Jewish Prague, Czech Republic Photos
PURCHASE GREAT MEMORIES OF YOUR TRIP TO THE JEWISH QUARTER IN PRAGUE- FOR HOME OR OFFICE.
This gallery features photos ofJosefov, the Jewish Quarter in Prague, Czech Republic.
Josefov- Jewish Quarter in Prague
The Hebrew and Roman faced clocks, (the clock with the Hebrew letters turns counterclockwise) are the roof tops of the Jewish Community Federation of the Czech Republic and the Jewish Town Hall. The Jewish Town Hall was built in the 16th century by the Jewish mayor of Josefov. Today, it serves as the center of the Jewish community in Prague and houses the offices of the Federation of Jewish Communities in the Czech Lands. .
The Jewish Museum rents the Old Jewish Cemetery, the Pinkas Synagogue, the Ceremonial Hall, the Klausen Synagogue, the Maisel Synagogue and the Spanish Synagogue from the Jewish Community to display items belonging to the museum.
Hitler intended the entire Jewish Quarter of the city to become a museum to the vanished race. The Germans hired Dr. Karel Stein, historian and founder of the museum, to catalogue tens of thousands of confiscated items from more than 153 destroyed Jewish communities throughout Bohemia and Moravia. The wartime Jewish staff of the museum during Nazi rule devoted themselves to preserving this legacy, amidst constant threat of deportation and death, having already lost their families to the Nazi concentration camps. The staff only survived while they could prove that they were useful to the Nazis. The vast majority lost this fight and were deported to Terezin and Auschwitz. One survived however; Hana Volavkova returned to Prague after the war and became the director of the Jewish Museum. The museum became a storehouse for over 200,000 objects, books and archival material from all over Central Europe. Following World War II, the museum was administered by the Council of Jewish Communities in Czechoslovakia. In 1950, ownership was transferred to the state, and the museum was renamed the State Jewish Museum. After the collapse of communism in 1989, the museumís status changed again. It is now an independent body governed by a council.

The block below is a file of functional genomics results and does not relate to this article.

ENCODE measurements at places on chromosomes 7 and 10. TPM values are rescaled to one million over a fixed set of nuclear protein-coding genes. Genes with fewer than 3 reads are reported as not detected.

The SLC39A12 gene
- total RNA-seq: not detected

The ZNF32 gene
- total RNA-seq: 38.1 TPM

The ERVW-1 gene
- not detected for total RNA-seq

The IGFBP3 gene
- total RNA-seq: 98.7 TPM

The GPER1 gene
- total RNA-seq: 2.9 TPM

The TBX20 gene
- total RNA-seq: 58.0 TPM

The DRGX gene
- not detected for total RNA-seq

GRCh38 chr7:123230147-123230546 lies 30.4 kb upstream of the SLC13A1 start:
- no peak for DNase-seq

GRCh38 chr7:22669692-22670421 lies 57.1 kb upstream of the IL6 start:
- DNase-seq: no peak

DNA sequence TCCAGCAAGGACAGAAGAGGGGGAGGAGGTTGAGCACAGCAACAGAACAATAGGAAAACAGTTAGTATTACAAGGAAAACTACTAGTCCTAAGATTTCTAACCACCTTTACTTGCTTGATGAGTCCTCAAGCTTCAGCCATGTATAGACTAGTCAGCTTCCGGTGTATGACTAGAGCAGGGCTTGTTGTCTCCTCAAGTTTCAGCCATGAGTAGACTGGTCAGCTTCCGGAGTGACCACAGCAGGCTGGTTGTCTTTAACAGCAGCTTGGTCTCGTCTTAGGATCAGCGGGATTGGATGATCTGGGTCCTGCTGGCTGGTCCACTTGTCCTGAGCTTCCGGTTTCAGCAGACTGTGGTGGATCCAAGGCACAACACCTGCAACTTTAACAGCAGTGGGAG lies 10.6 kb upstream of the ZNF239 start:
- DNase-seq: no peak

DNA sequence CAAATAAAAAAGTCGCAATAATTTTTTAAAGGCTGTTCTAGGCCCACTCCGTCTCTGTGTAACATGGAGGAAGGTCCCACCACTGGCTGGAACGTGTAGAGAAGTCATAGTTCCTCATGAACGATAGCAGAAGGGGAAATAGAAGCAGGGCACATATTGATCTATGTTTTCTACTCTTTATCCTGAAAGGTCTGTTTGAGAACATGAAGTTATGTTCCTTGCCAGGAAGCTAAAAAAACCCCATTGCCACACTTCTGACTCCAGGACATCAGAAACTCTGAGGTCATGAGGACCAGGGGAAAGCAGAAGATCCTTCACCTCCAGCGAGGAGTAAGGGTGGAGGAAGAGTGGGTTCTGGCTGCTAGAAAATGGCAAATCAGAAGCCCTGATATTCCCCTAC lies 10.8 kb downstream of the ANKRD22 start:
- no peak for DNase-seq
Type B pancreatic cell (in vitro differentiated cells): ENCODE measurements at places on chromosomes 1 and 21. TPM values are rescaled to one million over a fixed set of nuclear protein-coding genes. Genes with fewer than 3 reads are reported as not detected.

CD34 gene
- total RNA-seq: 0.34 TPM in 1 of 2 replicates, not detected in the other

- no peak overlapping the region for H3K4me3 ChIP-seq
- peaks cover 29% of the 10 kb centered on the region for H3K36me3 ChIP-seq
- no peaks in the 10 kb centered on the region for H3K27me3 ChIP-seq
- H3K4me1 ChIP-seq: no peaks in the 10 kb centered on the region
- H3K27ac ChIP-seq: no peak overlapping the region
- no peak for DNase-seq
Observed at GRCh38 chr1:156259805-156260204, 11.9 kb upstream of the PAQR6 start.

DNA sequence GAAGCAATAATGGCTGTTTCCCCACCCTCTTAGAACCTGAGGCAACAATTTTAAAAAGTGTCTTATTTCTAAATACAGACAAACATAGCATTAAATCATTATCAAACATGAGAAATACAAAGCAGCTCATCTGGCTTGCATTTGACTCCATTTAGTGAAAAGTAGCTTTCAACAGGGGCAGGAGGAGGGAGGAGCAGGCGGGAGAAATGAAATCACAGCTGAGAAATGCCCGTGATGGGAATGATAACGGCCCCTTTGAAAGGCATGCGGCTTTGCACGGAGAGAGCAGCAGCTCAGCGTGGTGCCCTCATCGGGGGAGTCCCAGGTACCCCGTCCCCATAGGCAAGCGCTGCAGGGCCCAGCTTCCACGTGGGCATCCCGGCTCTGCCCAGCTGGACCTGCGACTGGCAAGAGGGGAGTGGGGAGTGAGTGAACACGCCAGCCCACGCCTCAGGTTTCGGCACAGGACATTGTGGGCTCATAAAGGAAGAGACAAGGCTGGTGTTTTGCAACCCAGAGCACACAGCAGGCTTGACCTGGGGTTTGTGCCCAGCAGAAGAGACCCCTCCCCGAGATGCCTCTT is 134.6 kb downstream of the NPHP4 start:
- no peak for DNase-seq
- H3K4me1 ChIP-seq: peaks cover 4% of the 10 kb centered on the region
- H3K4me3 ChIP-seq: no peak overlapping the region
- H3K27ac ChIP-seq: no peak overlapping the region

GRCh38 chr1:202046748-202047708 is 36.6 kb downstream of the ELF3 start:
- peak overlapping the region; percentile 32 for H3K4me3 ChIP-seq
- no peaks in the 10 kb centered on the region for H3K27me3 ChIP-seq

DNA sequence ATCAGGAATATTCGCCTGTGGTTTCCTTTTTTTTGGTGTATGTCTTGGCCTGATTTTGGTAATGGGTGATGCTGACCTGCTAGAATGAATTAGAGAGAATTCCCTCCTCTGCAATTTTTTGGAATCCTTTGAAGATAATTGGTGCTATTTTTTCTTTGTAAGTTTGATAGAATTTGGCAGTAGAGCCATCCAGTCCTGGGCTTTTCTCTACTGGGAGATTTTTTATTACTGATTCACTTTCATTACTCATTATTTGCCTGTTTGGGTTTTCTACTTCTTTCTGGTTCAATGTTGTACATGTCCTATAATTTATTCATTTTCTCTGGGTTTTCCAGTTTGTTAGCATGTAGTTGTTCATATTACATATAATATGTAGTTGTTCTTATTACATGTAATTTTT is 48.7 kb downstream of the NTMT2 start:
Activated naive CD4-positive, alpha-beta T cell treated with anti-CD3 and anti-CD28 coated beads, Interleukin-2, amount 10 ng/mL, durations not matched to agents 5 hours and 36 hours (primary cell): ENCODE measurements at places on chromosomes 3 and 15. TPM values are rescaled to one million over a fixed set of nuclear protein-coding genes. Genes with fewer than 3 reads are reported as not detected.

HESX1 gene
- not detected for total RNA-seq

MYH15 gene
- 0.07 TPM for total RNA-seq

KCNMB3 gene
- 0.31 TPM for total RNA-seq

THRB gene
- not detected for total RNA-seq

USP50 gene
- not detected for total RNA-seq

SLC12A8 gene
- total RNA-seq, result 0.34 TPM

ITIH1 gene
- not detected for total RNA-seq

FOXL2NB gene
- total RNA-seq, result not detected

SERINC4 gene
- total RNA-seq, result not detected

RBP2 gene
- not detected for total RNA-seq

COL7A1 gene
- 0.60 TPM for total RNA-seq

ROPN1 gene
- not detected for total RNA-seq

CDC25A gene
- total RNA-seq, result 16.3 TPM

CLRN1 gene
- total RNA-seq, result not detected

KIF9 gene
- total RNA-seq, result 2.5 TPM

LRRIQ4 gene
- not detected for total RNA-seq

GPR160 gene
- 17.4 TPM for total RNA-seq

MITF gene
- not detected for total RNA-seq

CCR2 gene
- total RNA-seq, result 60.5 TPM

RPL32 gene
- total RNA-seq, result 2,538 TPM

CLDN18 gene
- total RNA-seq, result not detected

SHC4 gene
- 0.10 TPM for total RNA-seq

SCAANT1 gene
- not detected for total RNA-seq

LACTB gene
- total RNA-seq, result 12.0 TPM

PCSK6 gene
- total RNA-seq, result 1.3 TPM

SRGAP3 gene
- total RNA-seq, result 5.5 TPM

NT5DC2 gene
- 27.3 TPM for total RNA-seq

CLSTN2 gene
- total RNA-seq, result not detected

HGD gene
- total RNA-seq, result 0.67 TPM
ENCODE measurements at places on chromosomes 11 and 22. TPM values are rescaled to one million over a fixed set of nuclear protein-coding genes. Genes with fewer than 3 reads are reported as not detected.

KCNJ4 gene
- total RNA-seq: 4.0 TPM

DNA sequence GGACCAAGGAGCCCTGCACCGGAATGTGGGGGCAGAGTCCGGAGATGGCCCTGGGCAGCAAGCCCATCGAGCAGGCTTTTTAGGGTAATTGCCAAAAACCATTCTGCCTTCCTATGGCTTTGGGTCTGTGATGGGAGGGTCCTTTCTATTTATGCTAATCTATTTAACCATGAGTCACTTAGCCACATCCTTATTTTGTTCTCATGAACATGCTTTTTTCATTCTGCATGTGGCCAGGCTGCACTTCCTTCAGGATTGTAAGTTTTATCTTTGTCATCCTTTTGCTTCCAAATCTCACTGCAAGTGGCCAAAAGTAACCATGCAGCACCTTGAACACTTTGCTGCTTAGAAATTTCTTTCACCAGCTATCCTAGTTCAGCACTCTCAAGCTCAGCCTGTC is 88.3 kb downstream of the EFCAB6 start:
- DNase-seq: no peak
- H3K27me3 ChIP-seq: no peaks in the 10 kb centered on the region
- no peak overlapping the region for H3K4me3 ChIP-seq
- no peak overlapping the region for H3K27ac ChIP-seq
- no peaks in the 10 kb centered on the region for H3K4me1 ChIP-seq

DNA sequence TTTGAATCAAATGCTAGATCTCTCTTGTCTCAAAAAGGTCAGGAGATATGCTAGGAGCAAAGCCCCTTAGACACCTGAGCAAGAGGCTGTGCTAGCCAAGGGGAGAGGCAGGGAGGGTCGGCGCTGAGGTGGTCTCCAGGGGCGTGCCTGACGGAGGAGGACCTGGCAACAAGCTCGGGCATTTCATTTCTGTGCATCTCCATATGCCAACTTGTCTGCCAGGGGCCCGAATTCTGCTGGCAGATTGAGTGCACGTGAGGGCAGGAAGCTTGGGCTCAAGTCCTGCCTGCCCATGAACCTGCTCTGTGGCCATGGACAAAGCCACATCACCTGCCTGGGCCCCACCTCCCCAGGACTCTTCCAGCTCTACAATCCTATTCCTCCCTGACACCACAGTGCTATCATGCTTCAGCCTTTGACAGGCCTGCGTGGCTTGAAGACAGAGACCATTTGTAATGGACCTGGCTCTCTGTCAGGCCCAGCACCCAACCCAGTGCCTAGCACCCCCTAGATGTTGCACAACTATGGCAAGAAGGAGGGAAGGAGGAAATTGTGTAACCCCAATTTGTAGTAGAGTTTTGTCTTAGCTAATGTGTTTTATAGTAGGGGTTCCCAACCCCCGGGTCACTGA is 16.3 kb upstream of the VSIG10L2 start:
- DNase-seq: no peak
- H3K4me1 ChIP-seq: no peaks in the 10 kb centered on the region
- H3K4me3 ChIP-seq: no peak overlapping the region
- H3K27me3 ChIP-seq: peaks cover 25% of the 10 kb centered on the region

The Old Jewish Cemetery
It is the oldest Jewish cemetery in Europe, opened from the 15th century to the late 18th century. In 1439, Avigdor Kara was the first person to be buried there. Over the next 400 years, about 200,000 residents of the ghetto in Prague were buried in its confines. Since the cemetery could only hold about 10 percent of that amount, the tombs are layered on top of each other, at one section reaching 12 layers. Two of the cemeteryís most famous tombs are Rabbi Loew (1609) and Mordechai Maisel (1601). Since 1990, the Jewish Museum of Prague has been conserving and restoring the cemetery. Today, about 12,000 tombstones remain.
The new ceremonial hall of the burial society, which is located by the entrance to the Old Jewish Cemetery, was erected on the site of an earlier building in 1906-08. The ground and upper floors of the Ceremonial Hall house a part of the exhibition Jewish Customs and Traditions.
Altneuschul (the Old-New Synagogue).
The Old-New Synagogue was originally built in 1270 and was called the New Synagogue because it was the second synagogue built in the Jewish quarter; the first synagogue no longer exists. The original floor still exists, however, other parts of the building have been rebuilt because of damage from flooding in the Jewish quarter. It is the oldest synagogue in Europe. During the Nazi occupation, it showcased Jewish art, religious objects and books. Today, services are sometimes conducted there, continuing a tradition of nearly 700 years (only interrupted between 1941-1945).
The Maisel Synagogue was originally built in 1591, thanks to a special permit given by Emperor Rudolph II.